After waiting in the truck for nearly two hours, Josh finally returned, and we decided to try and fire up the other land cruiser, hoping that it had merely been flooded. Our prayers were answered when we turned the key and the truck miraculously fired up! Josh handed the Cruiser off to Kris, who loaded the vehicle with the others who had been waiting at the church and headed toward Dipalata. With everyone else either already in Dipalata or headed there, Josh, Grant and I hopped into the other Land Cruiser to work our way back toward Father Baraza, so we could tow out the ole Suzuki. To our dismay the truck would not start. Fearing a dead battery, Grant and I started back down the road toward the Suzuki to check on Father and Mama Katendi and grab the battery, so we could jump-start the Cruiser. After walking about 500 feet down the road, our jaws dropped as none other than Father Baraza and Mama Katendi came chugging down the road in the Suzuki. They had enlisted the help of several young men living nearby and spent approximately two hours digging out the car. But the Suzuki was battered and beat down from the rough road. We ran back to the stranded Cruiser and tried jump-starting it to no avail. Seeing no other option, with the help of some locals, we got the battery out of the car and with my trusty leatherman cleaned the terminals of the battery as best we could in the hope that maybe that was the problem. It worked! The Land Cruiser fired up, and we started back down the road. Once again the Zambians had proved just how caring and willing to help they were.
Now you might think the story ends here, but unfortunately it doesn’t. We had about another three or four hard miles to cover and given that it was nearly 5, we only had about an hour and a half of light left. The trusty land cruiser had no trouble crossing the remaining creek, but we dared not attempt a crossing in the Suzuki. Already not running smoothly before we left, the “road” had taken a toll on the little car, and it was on the brink of over heating. Rather than risk getting the Suzuki stuck in the muddy creek, we decided to build a build a bridge across the ditch. Luckily there was already a narrow footbridge across the ditch. With the help of about 10 men who had came from surrounding homes, we cut several small trees and limbs, laid them across the gap, pilled some sod on top of it and within 20 minutes we had a bridge wide enough to drive the Suzuki across. With a sigh of relief, we piled into the cars, drove the remaining mile or two and made it to Dipalata around 6 o’clock. After hours of bad luck, muddy vehicles and many prayers, we had all made it to Dipalata safe and sound.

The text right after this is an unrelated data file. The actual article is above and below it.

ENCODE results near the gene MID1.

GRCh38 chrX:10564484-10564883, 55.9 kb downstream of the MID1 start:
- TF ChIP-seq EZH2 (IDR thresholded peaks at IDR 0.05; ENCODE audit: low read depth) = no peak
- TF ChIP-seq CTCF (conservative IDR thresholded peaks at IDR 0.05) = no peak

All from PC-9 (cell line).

At Dipalata we were greeted by what seemed to be the entire village. We were welcomed with warm food, good music and a large bonfire. As we sat enjoying the warm fire and beautiful music I knew that this was truly a day none of us would ever forget.
Someone once told me that nothing worth having in life comes easy, and I guess that applies to our adventure Saturday. Through all of our struggles to make it to Dipalata, I learned one of the most important lessons of my life. Life can be hard, scary and downright awful at times, but when we walk with others we gain strength and anything becomes possible.
P.S. To Mom and Dad, I cant thank you enough for all you have done for me. I love you both and miss you lots. I’m doing great and loving my time here in Zambezi. Dad, I couldn’t help but compare this adventure to a few times you and I got stuck in some sticky situations, remember that time we got stuck in that storm outside Loreto? We need to plan another adventure soon. Mom, try not to worry about me, I’m staying healthy and haven’t forgotten my malaria meds once. Tell Zoe I said hi. Hannah, I miss you lots and I hope you got a little time off after school finished, tell Aaron I said hello!
P.P.S. I tried to upload some pictures but the internet is too slow and I’m too tired to keep trying